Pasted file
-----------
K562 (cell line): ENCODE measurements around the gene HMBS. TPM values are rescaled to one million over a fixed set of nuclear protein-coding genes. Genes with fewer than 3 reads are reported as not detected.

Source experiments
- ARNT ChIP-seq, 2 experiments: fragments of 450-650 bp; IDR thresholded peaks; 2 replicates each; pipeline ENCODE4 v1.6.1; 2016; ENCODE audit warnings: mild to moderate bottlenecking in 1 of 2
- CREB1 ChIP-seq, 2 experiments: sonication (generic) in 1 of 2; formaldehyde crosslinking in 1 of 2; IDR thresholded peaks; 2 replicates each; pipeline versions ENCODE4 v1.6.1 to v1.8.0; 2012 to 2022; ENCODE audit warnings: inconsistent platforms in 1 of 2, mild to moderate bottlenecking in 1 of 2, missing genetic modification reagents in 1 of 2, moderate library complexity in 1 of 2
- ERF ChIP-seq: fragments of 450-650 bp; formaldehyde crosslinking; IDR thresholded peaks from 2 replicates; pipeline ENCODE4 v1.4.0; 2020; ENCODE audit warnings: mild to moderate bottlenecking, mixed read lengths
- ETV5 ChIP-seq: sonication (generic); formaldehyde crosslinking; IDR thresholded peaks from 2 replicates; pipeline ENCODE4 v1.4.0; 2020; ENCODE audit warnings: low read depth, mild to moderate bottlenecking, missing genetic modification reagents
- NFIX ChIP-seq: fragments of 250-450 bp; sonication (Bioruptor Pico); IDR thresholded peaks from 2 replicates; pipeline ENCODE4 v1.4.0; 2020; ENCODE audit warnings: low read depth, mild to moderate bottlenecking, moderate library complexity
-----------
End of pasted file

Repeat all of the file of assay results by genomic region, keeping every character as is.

K562 (cell line): ENCODE measurements around the gene HMBS. TPM values are rescaled to one million over a fixed set of nuclear protein-coding genes. Genes with fewer than 3 reads are reported as not detected.

Source experiments
- ARNT ChIP-seq, 2 experiments: fragments of 450-650 bp; IDR thresholded peaks; 2 replicates each; pipeline ENCODE4 v1.6.1; 2016; ENCODE audit warnings: mild to moderate bottlenecking in 1 of 2
- CREB1 ChIP-seq, 2 experiments: sonication (generic) in 1 of 2; formaldehyde crosslinking in 1 of 2; IDR thresholded peaks; 2 replicates each; pipeline versions ENCODE4 v1.6.1 to v1.8.0; 2012 to 2022; ENCODE audit warnings: inconsistent platforms in 1 of 2, mild to moderate bottlenecking in 1 of 2, missing genetic modification reagents in 1 of 2, moderate library complexity in 1 of 2
- ERF ChIP-seq: fragments of 450-650 bp; formaldehyde crosslinking; IDR thresholded peaks from 2 replicates; pipeline ENCODE4 v1.4.0; 2020; ENCODE audit warnings: mild to moderate bottlenecking, mixed read lengths
- ETV5 ChIP-seq: sonication (generic); formaldehyde crosslinking; IDR thresholded peaks from 2 replicates; pipeline ENCODE4 v1.4.0; 2020; ENCODE audit warnings: low read depth, mild to moderate bottlenecking, missing genetic modification reagents
- NFIX ChIP-seq: fragments of 250-450 bp; sonication (Bioruptor Pico); IDR thresholded peaks from 2 replicates; pipeline ENCODE4 v1.4.0; 2020; ENCODE audit warnings: low read depth, mild to moderate bottlenecking, moderate library complexity